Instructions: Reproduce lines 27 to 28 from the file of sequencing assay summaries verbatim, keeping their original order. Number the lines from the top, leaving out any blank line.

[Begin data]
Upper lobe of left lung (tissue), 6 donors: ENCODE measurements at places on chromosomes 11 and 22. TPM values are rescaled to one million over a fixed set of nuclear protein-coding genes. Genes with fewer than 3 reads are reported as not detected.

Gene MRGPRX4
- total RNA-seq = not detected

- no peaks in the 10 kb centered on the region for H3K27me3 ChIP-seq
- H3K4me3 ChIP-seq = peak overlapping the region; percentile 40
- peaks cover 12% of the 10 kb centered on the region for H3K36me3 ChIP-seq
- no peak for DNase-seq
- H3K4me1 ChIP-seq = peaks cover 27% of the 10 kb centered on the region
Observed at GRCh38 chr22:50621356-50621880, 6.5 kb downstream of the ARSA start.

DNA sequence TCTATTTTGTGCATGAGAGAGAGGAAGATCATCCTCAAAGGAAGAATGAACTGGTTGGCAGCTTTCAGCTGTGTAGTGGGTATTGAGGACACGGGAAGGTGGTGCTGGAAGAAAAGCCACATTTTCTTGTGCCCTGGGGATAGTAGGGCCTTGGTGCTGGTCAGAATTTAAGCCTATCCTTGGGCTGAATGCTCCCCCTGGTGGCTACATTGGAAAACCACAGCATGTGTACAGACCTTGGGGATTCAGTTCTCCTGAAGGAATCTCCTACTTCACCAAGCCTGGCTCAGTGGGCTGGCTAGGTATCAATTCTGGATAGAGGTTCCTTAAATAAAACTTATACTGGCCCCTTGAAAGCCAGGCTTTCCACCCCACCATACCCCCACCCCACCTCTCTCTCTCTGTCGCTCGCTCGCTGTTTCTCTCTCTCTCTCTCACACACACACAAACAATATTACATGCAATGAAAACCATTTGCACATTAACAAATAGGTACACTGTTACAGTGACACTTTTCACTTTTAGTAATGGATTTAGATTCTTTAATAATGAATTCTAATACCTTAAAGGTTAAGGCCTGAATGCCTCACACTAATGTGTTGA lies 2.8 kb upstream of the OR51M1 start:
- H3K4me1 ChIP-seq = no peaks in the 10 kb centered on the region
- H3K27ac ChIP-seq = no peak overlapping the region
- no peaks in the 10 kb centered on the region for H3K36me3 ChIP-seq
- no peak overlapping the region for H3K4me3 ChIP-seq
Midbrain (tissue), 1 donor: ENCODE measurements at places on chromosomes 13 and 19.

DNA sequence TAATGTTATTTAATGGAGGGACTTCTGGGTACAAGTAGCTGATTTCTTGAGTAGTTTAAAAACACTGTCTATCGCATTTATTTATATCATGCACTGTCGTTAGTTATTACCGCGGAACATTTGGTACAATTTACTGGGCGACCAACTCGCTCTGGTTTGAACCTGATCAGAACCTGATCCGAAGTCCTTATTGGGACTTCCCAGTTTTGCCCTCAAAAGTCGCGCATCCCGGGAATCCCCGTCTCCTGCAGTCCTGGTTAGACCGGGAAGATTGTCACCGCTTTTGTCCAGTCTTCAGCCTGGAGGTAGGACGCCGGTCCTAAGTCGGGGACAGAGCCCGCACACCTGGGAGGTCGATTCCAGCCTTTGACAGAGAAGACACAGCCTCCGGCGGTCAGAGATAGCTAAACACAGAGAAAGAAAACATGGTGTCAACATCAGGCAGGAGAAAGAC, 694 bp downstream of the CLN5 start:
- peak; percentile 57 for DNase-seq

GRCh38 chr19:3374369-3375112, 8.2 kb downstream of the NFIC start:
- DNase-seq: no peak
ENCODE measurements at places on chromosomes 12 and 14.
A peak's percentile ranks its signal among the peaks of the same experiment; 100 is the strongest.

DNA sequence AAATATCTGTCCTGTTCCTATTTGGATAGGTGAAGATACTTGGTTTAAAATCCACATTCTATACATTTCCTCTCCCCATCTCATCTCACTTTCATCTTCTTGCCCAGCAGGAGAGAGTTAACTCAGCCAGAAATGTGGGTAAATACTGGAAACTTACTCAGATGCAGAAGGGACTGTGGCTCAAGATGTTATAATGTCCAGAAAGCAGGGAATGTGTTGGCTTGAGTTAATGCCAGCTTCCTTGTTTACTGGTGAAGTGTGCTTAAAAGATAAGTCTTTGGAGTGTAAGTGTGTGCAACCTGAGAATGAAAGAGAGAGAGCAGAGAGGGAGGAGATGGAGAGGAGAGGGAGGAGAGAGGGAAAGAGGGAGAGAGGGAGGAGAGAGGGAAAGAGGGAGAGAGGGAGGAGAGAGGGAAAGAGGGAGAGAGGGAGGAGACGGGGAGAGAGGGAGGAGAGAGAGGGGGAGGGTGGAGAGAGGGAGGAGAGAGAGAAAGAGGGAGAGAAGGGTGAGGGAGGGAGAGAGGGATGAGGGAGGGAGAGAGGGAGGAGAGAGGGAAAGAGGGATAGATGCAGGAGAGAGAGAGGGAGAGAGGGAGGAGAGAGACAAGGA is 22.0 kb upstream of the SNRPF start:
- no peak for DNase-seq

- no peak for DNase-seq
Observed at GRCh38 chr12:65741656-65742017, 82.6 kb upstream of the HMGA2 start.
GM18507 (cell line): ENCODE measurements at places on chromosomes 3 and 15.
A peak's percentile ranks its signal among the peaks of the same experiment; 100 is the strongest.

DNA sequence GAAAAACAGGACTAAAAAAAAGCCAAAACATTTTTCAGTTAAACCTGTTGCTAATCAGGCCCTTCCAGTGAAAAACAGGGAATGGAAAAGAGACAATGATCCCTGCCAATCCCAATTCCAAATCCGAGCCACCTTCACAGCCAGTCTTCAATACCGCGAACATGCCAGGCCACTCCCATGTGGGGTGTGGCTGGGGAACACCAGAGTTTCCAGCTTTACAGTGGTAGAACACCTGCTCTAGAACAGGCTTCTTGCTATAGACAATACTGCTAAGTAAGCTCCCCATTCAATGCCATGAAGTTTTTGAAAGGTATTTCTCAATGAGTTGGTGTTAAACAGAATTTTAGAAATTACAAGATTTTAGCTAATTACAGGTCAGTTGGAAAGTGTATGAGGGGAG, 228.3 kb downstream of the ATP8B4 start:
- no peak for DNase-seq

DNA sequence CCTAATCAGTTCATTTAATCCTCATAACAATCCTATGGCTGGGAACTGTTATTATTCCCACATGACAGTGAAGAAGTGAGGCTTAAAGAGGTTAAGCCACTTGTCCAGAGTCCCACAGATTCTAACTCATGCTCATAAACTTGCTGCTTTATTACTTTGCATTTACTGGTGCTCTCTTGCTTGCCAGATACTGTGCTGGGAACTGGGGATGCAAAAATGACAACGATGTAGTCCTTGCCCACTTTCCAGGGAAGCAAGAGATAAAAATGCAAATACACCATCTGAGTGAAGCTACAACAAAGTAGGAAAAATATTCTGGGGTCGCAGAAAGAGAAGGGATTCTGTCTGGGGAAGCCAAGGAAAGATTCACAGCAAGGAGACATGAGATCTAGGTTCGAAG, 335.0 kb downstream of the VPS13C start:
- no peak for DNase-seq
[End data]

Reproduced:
A peak's percentile ranks its signal among the peaks of the same experiment; 100 is the strongest.

DNA sequence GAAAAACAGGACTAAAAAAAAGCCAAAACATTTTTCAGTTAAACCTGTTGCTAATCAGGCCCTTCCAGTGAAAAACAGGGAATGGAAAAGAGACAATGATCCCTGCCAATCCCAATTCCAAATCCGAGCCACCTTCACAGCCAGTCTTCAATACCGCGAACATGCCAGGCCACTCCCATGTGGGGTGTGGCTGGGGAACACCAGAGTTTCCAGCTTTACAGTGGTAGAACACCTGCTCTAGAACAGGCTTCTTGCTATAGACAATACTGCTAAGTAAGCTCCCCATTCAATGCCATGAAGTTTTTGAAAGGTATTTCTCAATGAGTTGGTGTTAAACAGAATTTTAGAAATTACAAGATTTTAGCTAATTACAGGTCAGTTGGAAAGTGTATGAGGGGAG, 228.3 kb downstream of the ATP8B4 start: